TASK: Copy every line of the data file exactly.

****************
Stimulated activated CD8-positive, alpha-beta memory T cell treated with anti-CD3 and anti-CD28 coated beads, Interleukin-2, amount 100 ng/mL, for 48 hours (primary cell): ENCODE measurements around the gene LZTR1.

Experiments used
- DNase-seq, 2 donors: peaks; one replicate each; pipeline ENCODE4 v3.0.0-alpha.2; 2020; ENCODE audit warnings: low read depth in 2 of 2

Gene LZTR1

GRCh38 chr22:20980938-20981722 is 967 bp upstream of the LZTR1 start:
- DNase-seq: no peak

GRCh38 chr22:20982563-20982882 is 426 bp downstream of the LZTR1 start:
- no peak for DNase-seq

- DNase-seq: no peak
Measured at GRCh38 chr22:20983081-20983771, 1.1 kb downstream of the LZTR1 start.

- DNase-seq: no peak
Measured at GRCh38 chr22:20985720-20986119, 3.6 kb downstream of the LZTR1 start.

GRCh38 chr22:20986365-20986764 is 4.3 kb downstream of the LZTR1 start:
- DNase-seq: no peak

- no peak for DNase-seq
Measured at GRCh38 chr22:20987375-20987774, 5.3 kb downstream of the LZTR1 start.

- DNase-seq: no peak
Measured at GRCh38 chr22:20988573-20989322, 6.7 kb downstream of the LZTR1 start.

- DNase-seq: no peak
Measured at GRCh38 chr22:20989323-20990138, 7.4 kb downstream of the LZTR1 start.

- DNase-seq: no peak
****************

Stimulated activated CD8-positive, alpha-beta memory T cell treated with anti-CD3 and anti-CD28 coated beads, Interleukin-2, amount 100 ng/mL, for 48 hours (primary cell): ENCODE measurements around the gene LZTR1.

Experiments used
- DNase-seq, 2 donors: peaks; one replicate each; pipeline ENCODE4 v3.0.0-alpha.2; 2020; ENCODE audit warnings: low read depth in 2 of 2

Gene LZTR1

GRCh38 chr22:20980938-20981722 is 967 bp upstream of the LZTR1 start:
- DNase-seq: no peak

GRCh38 chr22:20982563-20982882 is 426 bp downstream of the LZTR1 start:
- no peak for DNase-seq

- DNase-seq: no peak
Measured at GRCh38 chr22:20983081-20983771, 1.1 kb downstream of the LZTR1 start.

- DNase-seq: no peak
Measured at GRCh38 chr22:20985720-20986119, 3.6 kb downstream of the LZTR1 start.

GRCh38 chr22:20986365-20986764 is 4.3 kb downstream of the LZTR1 start:
- DNase-seq: no peak

- no peak for DNase-seq
Measured at GRCh38 chr22:20987375-20987774, 5.3 kb downstream of the LZTR1 start.

- DNase-seq: no peak
Measured at GRCh38 chr22:20988573-20989322, 6.7 kb downstream of the LZTR1 start.

- DNase-seq: no peak
Measured at GRCh38 chr22:20989323-20990138, 7.4 kb downstream of the LZTR1 start.

- DNase-seq: no peak